You’ve been there. Stuck. On U.S. 41. On I-75. On Colonial Boulevard in Fort Myers. On Pine Ridge Road in Naples. On Corkscrew Road in Estero. Driving to and from Cape Coral and Lehigh Acres. In this state of “stuckness,” you scold yourself. Why didn’t you check traffic before leaving? Why haven’t you downloaded that traffic app yet to your phone? Why did you take this road? Where else would you go? Why do you live in a state where so many other people want to be?
If Carrie Spearman had used her water on houseplants, it might have killed them. That’s just how salty well water is in Charleston Park. Well water in or within feet from the far-flung neighborhood of poor, mostly African-American residents in east Lee County was tested in 1973. Lee County knew about the contaminated water since at least 1986 when the results were included in a report. Samples tested three times the drinking water standard for dissolved salts.
Dusty the cockatiel can finally drink from the tap. More importantly, so can Dusty's owners Sharon and Joseph Redmon. The development is thanks to a new sulfur and iron filter and sink reverse osmosis system installed Wednesday at the couple’s home in Charleston Park, a low-income Lee County neighborhood tucked amid orange groves off State Road 80 where residents lack access to clean running water. For two decades, the Redmons bought bottled water for their family and brood of pets.
Muck Rack makes it simple to find people, tweets, or articles that mention any name, keyword, company, hashtag etc. We've compiled this guide to help you make the most of your search.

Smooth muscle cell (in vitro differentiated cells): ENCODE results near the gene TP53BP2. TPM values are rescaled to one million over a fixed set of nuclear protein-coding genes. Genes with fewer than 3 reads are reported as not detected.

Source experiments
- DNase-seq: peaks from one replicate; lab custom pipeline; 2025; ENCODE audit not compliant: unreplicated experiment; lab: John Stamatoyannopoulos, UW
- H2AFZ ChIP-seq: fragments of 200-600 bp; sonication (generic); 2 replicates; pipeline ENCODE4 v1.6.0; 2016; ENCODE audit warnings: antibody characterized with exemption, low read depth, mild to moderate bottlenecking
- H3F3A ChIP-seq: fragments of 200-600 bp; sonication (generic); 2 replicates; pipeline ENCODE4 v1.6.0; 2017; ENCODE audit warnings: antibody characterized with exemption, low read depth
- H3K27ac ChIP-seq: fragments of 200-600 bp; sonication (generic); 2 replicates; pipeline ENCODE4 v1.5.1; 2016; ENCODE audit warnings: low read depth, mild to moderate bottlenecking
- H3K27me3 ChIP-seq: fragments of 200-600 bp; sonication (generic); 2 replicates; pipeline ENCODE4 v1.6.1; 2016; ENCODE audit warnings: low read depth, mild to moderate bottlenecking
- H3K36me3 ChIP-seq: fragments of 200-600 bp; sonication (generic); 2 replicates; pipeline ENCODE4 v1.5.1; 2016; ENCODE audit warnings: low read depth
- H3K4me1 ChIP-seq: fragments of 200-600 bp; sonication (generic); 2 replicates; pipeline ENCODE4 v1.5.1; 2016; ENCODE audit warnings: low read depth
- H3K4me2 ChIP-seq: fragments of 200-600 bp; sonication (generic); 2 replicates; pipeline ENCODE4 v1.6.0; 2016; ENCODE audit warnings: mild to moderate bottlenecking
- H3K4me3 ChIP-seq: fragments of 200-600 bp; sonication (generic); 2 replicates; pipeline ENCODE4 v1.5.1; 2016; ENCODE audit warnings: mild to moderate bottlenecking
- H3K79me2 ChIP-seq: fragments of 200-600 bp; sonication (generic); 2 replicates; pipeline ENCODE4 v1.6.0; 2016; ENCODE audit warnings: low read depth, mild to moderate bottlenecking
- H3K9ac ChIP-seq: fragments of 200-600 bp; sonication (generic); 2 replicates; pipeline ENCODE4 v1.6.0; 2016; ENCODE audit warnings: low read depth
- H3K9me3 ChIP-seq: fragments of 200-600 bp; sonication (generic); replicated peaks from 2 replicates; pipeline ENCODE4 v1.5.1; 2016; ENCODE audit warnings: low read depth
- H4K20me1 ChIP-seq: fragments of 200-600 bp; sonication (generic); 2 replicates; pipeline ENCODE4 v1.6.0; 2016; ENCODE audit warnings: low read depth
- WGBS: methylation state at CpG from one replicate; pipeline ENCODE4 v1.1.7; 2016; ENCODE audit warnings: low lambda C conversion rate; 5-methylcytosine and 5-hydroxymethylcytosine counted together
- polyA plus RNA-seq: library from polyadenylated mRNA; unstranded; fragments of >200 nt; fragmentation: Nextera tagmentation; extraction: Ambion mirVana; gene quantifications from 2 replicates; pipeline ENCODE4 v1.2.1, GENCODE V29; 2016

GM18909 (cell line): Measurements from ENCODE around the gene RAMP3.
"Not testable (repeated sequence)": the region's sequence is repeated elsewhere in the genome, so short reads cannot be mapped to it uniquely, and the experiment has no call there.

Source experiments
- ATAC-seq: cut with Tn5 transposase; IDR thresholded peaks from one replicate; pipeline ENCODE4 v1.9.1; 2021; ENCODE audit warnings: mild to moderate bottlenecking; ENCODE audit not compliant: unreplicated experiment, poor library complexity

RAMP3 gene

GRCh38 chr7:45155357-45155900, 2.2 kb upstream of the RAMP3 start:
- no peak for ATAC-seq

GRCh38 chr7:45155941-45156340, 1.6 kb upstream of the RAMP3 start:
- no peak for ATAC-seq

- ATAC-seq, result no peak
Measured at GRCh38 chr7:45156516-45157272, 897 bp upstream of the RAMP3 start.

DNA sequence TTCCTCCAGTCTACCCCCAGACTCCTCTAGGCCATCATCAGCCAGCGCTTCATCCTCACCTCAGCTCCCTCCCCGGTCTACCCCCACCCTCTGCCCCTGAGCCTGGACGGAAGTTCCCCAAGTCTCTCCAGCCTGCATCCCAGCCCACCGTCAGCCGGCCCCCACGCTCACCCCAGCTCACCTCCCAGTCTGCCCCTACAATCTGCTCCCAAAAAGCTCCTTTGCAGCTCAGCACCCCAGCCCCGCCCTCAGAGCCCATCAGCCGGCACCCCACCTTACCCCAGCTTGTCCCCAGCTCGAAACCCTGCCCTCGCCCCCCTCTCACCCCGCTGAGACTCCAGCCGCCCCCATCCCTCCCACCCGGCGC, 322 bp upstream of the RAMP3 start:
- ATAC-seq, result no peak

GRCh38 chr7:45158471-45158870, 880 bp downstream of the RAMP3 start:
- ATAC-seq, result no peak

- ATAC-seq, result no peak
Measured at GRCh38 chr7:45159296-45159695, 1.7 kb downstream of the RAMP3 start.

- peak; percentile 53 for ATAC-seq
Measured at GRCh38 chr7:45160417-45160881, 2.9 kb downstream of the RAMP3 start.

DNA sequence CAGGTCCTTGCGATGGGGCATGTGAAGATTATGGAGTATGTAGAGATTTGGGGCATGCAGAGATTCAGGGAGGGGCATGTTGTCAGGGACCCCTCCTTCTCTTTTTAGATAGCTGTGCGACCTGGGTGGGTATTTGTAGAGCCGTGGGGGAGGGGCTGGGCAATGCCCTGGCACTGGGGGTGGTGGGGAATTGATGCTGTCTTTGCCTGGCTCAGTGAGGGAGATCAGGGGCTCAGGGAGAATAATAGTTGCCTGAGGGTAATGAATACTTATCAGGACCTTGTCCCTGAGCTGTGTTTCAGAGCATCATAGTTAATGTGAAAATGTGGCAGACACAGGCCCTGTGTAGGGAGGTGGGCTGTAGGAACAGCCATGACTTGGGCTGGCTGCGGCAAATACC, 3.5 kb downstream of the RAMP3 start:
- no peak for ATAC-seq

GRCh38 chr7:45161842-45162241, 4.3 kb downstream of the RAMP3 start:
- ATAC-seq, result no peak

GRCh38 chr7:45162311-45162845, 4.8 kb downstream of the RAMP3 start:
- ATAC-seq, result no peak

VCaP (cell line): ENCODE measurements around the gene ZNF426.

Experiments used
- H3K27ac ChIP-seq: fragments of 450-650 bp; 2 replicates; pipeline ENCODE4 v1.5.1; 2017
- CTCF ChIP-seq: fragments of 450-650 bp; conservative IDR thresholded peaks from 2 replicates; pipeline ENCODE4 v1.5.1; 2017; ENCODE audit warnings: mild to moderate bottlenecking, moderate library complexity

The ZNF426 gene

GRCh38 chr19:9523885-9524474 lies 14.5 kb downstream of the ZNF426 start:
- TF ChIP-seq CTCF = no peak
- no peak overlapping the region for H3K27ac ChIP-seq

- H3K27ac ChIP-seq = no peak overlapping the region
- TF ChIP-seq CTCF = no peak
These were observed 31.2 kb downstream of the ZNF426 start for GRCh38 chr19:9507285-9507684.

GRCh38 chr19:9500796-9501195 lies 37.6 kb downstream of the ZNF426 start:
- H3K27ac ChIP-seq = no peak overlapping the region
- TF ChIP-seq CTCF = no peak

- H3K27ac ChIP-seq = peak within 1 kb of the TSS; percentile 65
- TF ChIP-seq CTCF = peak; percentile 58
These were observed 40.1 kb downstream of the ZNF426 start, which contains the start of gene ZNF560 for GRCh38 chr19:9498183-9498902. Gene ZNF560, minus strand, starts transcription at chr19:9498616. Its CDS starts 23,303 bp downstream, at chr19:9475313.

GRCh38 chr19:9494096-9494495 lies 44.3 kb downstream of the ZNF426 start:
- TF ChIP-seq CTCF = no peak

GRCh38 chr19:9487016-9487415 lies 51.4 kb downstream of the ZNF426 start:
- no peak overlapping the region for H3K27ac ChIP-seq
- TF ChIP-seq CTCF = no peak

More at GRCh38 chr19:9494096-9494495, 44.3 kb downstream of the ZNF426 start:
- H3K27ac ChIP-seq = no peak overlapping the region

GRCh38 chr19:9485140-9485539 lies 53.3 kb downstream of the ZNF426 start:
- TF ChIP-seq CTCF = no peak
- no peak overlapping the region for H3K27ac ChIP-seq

Selecting a term
Start searching tweets, articles from media outlets, articles mentioned in tweets, journalists'
names, titles and bios with some suggested searches:
Companies or Topics (e.g. iPhone, Microsoft)
Phrases (e.g. "cloud computing") — use quotes to keep the terms together
Twitter handles (e.g. @username) — returns those who have mentioned or replied to
Names (e.g. "David Pogue")
Hashtags (e.g. #sxsw, #london2012)
Bio details (e.g. vegan, Olympics, father)
Muck Rack's Advanced Search allows for many boolean operators.
Find results that mention multiple specified terms, use AND or
+. For example, ensure each result contains both Elon Musk and Mark Zuckerberg by
searching Musk AND Zuckerberg or Musk + Zuckerberg.
Use the operators OR or , to broaden your search when you'd like either of
multiple terms to appear in results. (This is the default behavior of our search when no operators
are used). For example, results will contain either cake or cookie by searching cake OR cookie or cake,cookie
Use NOT or - to subtract results from your search. For
example, searching Disney will yield results about the Walt Disney Company as well as Walt Disney
World Resort. To exclude mentions of Disney World, search for Disney -World or Disney
When using one of these operators with a phrase, enclose it in quotation marks. For example, you can
find results about smartphones excluding Apple's iPhone 4S by searching smartphone -"iPhone
Exact case matching or punctuation
If you're searching for a brand name or keyword that relies on specific punctuation marks or capitalization, you can
find results that match your exact query by adding matchcase: before the keyword you're searching for, like matchcase:E*TRADE .
Use parentheses to separate multiple
boolean phrases. For example, to find journalists talking about having fun in Disney World or
Disneyland, search for ("disney world" OR disneyland) AND fun.
An asterisk can be used to search for any variation of a root word truncated by the asterisk. For example, searching for admin* will return results for administrator, administration, administer, administered, etc.
A near operator is an AND operator where you can control the distance between the words. You can vary the distance the near operation uses by adding a forward slash and number (between 0-99) such as strawberries NEAR/10 "whipped cream", which means the strawberries must exist within 10 words of "whipped cream".